After giving the worst violin recital of his life, and being laughed at by the entire school, the boy vows to never play music again. Later that night, when the moon swallows up his bedroom, it shares the secrets of being a true artist, helping the boy re-claim his self-confidence, overcome the pitfalls of perfectionism, and believe in his own dream.

Each of the five stories in The Night the Moon Ate My Room! is designed for young readers to experience the joy of self-discovery, valuable life lessons, and the adventure of turning their greatest dreams into reality.

Goodreads | Amazon | Barnes & Noble | iTunes | Book Depository

“In lyrical prose Jesse Wilson explores fundamental childhood issues: overcoming adversity, discovering your courage, and the power of dreams.” – Laurel Schmidt, author of Seven Times Smarter: 50 Activities, Games, and Projects to Develop the Seven Intelligences of Your Child

Jesse Wilson

Jesse Wilson

 

Website | Twitter | Facebook | Goodreads

 

About the Jesse Wilson:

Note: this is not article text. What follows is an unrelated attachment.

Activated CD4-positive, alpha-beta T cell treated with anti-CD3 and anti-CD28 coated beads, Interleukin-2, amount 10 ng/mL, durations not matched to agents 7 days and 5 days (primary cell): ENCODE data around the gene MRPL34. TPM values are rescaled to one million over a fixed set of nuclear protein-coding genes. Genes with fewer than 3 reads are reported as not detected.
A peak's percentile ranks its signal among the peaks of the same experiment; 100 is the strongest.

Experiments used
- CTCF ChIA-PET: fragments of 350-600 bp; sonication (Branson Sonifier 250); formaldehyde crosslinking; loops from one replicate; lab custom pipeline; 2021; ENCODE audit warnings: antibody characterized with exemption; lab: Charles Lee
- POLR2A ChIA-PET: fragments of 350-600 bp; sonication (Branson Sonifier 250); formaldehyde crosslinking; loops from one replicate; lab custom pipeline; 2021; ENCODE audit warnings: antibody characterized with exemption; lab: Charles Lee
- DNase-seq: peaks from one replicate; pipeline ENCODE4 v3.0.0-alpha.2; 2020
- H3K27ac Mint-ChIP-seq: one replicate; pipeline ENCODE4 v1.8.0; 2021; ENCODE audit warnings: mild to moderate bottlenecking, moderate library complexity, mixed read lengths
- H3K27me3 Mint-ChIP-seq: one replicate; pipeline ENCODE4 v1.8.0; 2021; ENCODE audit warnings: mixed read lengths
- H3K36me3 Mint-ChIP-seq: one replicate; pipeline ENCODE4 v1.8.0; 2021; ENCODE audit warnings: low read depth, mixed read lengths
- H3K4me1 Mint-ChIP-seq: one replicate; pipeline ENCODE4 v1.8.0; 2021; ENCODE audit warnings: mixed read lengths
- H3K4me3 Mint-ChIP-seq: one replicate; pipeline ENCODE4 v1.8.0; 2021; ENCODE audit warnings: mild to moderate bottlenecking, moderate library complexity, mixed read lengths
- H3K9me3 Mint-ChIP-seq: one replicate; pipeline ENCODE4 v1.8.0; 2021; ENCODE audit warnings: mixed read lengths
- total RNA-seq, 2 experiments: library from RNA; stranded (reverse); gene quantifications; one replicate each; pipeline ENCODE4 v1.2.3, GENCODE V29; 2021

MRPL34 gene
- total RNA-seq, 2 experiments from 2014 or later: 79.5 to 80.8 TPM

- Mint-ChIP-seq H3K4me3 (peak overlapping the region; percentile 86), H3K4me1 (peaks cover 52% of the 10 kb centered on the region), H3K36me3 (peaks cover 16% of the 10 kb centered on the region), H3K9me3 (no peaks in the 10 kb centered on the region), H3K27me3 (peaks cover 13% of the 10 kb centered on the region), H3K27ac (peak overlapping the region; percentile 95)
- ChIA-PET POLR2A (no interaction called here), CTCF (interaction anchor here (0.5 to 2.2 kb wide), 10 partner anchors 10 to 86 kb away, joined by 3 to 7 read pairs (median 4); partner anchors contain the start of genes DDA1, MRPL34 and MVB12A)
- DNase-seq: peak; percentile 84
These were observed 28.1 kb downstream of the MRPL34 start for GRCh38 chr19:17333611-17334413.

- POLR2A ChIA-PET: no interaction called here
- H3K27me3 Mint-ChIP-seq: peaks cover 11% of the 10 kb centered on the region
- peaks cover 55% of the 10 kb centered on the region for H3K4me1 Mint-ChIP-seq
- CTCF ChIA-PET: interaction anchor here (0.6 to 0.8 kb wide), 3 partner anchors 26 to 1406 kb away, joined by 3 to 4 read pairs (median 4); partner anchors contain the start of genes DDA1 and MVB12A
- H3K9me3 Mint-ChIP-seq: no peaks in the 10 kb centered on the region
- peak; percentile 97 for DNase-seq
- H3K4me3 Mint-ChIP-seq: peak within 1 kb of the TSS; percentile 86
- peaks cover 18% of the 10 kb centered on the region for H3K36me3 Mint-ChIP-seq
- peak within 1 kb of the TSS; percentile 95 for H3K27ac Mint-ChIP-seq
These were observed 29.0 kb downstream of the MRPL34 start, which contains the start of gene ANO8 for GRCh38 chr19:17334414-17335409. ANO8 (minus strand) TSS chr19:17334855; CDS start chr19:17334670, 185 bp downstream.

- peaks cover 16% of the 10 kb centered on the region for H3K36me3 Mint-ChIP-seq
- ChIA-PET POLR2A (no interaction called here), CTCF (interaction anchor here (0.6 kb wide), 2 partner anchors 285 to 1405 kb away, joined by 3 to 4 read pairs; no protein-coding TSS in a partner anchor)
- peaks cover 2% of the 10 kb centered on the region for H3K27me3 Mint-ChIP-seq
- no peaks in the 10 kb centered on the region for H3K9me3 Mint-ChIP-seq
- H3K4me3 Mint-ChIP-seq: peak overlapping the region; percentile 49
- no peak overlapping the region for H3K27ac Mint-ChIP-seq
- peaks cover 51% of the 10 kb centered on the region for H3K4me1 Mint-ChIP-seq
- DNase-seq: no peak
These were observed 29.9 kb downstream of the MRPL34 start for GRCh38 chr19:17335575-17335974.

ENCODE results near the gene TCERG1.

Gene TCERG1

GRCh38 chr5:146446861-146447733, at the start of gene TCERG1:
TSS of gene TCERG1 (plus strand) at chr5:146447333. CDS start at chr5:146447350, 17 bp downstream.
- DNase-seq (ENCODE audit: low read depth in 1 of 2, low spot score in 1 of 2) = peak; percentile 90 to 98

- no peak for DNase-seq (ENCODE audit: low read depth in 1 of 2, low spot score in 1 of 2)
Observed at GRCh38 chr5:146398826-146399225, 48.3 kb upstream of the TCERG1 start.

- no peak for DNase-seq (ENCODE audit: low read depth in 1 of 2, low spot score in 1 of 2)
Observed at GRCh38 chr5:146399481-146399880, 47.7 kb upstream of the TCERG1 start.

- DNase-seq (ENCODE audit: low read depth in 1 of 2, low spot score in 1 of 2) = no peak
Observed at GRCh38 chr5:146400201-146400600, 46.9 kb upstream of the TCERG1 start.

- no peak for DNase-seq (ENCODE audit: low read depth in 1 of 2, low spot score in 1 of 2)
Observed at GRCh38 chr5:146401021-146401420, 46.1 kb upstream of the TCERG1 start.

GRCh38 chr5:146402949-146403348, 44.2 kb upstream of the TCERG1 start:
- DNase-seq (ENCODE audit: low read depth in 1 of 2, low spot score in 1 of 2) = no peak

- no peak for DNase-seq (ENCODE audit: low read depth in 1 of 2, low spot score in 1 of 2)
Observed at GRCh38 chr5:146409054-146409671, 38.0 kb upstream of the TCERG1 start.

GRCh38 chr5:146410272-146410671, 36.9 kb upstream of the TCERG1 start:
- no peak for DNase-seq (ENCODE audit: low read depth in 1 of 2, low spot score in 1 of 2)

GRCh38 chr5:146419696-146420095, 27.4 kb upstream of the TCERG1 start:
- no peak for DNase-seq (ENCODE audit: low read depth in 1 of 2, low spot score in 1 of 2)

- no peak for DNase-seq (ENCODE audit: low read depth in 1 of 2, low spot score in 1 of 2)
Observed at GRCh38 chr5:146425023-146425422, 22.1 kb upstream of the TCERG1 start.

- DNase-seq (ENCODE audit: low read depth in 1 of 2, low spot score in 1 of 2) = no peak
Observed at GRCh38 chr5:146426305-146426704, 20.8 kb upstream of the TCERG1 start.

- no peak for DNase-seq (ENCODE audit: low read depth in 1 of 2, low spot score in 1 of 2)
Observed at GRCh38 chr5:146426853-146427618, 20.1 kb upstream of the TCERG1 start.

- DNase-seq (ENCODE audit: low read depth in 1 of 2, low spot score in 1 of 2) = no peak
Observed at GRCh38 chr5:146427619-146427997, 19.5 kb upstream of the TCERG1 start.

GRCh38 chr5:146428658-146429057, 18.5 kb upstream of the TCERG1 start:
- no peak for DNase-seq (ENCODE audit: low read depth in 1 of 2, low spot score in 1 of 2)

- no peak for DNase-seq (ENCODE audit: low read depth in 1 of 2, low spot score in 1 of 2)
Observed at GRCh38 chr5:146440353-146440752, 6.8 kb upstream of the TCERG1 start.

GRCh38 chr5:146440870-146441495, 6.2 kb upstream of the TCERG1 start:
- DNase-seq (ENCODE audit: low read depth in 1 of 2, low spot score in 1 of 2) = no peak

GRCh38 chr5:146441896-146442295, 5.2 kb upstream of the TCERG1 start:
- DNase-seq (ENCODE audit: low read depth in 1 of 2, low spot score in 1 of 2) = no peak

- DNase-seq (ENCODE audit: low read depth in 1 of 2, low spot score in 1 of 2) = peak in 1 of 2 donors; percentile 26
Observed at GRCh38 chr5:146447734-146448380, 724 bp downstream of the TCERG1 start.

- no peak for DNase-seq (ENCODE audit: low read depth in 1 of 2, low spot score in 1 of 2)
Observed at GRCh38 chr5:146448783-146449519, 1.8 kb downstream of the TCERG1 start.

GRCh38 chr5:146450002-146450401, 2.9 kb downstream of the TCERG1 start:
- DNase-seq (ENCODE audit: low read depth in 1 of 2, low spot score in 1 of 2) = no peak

Jesse Wilson is an author, motivational performer, illustrator, and teacher.A life-long involvement with theatre and film as both performer and writer began early, growing up in Hollywood, CA, where he performed in plays, TV shows and commercials. A graduate of the LA High School for the Performing Arts, Jesse traveled east to attain a BFA for theatre in the prestigious Juilliard School. Remaining in New York, and later Philadelphia, he developed material for his one-man shows, performed throughout the region. His most recent production, “Face the City,” written for high school and college audiences, combines visual and animation projections in a multimedia presentation of the artist’s journey to find themselves in the “real world.” “The Night the Moon Ate My Room!” written and performed with music for young audiences to experience self-discovery, is created with the support of The Kennedy Center’s Imagination Celebration and Pikes Peak Library District.